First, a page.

People aren’t forced to cover themselves anymore, but most do, including CNN reporters. “They cover their hair to respect our culture, and to be safe in case there are any extremists around,” Roshan says.
The country, she says, is slowly recovering from decades of war.
“Walking down the streets of Kabul is really strange because on one side of the streets there are destroyed, war-torn structures. You can even see bullet holes in the buildings. On the other side of the street there is construction, and new, beautiful buildings.”
The new, beautiful buildings belong to others, such as the Americans, French and Germans. Many Afghans think foreigners feel they are superior to the nationals. Fights and grudges start when foreigners put their own flags up.
“It feels like they are invading,” Roshan says.
There are soldiers everywhere. “You feel like you are being watched. You don’t feel free in your own country,” Roshan says.
She feels there is no privacy in her homeland anymore. People are being watched by their own government.
Another problem in Kabul is the roads. When the Americans bombed Afghanistan, mountains were hit hard, causing stones and boulders to fall on the roads in and out of Kabul.
“There are always old men on the streets trying to fix it once again. It’s like they are back to square one,” Roshan says.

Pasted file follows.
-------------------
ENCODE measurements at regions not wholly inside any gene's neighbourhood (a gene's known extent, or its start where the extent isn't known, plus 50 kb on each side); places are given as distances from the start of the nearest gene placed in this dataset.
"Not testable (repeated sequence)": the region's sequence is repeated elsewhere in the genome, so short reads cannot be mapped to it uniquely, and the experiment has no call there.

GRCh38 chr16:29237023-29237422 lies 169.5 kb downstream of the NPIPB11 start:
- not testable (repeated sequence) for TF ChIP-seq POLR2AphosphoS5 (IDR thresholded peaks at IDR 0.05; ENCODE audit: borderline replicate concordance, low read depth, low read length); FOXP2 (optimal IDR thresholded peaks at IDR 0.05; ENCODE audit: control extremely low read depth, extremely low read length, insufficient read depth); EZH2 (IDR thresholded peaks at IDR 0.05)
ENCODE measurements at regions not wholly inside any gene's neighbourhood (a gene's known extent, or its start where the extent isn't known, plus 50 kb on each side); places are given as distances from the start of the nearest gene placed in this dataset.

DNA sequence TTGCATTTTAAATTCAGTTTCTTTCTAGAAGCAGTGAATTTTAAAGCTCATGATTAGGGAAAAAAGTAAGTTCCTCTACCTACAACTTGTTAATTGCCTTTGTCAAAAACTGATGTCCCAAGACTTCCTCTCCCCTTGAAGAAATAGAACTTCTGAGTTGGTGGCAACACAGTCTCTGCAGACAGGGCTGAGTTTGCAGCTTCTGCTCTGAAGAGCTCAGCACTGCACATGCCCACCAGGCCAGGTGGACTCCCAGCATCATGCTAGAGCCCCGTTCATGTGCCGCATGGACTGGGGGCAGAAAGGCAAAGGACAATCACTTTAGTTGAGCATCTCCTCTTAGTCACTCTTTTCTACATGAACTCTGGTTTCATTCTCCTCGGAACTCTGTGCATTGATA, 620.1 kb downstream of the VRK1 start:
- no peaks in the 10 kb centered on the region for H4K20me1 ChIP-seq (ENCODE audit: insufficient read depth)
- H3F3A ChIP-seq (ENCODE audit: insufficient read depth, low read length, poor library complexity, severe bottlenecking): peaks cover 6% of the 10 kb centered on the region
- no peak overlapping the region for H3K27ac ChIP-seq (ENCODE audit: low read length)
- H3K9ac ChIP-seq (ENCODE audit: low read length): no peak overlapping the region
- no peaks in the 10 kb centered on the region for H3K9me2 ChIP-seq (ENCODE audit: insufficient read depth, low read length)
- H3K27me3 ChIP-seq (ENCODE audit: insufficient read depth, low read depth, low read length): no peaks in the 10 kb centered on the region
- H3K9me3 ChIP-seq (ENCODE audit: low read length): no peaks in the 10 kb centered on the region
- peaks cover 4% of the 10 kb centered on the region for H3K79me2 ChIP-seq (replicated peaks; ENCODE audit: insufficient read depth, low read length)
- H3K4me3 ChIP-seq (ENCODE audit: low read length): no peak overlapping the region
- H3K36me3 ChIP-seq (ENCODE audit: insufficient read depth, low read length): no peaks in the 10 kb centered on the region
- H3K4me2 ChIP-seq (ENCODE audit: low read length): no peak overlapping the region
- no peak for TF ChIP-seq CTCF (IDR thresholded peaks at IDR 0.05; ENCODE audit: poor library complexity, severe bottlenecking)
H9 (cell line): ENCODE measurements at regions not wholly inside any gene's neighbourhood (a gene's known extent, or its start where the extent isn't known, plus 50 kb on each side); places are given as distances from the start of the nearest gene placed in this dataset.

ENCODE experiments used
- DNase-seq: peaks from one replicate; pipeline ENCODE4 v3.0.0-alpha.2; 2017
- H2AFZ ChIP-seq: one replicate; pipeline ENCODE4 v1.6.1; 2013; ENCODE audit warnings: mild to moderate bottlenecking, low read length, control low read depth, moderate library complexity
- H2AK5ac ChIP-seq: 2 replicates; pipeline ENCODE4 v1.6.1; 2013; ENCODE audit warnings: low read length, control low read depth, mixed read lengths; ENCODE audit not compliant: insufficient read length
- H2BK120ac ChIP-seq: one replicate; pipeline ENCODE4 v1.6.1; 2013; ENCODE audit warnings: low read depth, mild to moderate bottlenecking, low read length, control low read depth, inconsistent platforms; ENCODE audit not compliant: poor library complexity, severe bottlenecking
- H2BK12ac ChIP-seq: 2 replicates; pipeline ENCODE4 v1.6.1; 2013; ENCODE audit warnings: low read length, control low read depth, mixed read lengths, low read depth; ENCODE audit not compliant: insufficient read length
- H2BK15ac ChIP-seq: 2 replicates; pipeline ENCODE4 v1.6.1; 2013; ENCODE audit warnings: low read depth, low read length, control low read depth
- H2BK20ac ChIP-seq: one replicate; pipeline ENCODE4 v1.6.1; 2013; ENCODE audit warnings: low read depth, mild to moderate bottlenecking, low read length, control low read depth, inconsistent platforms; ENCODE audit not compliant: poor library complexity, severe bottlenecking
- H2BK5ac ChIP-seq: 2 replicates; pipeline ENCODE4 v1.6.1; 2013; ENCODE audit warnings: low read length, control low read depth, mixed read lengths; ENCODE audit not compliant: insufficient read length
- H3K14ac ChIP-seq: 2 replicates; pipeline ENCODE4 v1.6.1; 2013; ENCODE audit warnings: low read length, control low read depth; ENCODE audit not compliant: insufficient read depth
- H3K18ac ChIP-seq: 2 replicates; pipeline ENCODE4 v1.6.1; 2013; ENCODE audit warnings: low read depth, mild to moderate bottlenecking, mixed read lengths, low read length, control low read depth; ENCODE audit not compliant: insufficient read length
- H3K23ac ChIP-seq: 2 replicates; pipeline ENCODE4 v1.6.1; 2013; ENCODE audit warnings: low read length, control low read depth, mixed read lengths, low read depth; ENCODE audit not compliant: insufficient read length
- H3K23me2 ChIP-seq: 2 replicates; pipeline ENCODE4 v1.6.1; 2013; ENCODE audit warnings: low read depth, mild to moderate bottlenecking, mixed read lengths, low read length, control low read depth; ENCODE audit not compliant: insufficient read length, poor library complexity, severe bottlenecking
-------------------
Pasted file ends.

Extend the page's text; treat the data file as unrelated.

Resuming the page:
Rebuilding efforts are carried out either by old men or young children. Because of the ongoing war, an entire generation of young men has been wiped out, leaving a huge population of women and children.
But many young women die every day as well. Roshan quietly tells the tale of a 12-year-old girl who died trying to get clean water.
“She was trying to get water out from a water pump, and it has a wheel that spins really fast. She was leaning down and her scarf got caught in the wheel and that’s it. Her hair went with it and so did her head.”
This is a huge safety issue because the pumps are not protected, but there is nothing the Afghans can do about it. “Whether you knew her or now, you were crying. Her family was screaming.”
The trip back to her homeland taught Roshan a lesson about Western and Eastern culture.
“I appreciate everything now that I’m back. I try not to spend money on crap anymore and take advantage of the opportunities,” says Roshan. “But the nicest thing is that everyone was happy in Afghanistan, more than here. They have family values and culture. Somehow, they found happiness.”